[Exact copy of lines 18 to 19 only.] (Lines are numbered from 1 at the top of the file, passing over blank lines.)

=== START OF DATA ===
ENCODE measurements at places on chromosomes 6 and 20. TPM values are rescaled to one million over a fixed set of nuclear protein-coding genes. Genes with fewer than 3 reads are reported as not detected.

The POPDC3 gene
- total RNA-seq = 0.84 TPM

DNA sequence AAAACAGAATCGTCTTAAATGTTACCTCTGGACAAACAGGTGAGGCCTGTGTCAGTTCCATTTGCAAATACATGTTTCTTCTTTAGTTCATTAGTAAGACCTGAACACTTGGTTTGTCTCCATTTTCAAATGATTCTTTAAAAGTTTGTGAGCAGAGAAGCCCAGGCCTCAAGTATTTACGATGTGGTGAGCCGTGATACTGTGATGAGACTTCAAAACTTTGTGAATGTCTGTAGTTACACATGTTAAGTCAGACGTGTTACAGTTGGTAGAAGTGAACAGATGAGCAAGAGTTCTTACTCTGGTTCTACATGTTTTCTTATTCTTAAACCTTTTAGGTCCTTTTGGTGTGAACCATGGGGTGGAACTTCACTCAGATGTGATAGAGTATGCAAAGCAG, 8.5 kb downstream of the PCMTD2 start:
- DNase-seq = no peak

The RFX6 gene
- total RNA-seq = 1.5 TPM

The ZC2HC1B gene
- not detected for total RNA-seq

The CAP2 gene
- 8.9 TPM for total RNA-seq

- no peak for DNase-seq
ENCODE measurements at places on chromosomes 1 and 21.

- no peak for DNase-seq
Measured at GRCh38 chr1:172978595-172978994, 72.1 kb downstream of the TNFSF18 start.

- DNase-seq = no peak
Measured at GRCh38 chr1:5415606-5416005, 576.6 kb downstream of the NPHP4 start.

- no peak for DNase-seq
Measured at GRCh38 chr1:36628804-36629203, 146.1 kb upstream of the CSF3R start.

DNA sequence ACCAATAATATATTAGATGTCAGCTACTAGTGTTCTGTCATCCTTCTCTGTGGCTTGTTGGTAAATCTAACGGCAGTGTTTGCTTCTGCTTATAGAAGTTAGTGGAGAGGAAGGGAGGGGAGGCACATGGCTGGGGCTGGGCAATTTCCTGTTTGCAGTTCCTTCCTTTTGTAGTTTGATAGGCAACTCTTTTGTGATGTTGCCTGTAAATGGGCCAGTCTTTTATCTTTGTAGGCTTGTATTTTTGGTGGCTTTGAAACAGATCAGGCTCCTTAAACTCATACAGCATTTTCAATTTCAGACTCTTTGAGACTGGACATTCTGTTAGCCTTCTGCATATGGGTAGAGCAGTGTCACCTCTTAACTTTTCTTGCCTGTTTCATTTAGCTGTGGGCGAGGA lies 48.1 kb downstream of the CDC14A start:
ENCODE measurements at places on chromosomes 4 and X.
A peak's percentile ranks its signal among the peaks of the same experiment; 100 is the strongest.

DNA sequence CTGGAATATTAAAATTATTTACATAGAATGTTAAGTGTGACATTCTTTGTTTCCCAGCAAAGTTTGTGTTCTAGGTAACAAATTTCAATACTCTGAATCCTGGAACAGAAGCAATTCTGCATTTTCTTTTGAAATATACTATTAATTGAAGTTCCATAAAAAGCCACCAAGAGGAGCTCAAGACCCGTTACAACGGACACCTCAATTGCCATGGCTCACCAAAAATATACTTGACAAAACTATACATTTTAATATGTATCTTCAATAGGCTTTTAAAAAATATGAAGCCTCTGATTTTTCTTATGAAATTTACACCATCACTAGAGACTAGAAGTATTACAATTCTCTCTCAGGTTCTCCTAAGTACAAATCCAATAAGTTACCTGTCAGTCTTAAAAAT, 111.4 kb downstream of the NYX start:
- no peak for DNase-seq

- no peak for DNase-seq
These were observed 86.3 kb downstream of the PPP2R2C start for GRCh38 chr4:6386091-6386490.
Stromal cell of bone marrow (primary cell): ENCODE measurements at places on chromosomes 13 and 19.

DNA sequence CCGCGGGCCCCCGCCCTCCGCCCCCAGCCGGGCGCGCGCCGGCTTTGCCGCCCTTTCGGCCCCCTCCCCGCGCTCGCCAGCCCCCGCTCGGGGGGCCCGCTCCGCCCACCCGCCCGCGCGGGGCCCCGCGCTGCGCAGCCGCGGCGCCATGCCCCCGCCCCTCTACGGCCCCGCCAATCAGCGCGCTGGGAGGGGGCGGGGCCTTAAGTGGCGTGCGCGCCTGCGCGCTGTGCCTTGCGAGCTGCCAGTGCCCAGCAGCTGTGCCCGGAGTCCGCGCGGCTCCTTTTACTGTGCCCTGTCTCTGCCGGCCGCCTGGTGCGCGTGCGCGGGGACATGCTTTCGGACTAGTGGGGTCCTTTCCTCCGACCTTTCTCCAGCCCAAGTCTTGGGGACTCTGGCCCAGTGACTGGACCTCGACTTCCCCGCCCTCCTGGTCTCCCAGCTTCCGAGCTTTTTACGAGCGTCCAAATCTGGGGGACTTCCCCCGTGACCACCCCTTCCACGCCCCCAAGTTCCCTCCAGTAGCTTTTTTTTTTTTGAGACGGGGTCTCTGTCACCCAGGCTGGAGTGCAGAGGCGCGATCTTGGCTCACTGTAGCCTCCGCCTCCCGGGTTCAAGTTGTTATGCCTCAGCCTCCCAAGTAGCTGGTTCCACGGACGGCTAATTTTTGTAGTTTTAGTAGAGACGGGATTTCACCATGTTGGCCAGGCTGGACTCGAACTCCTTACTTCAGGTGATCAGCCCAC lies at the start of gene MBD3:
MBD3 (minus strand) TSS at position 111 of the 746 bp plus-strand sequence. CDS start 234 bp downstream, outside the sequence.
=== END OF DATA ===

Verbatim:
- no peak for DNase-seq
Measured at GRCh38 chr1:36628804-36629203, 146.1 kb upstream of the CSF3R start.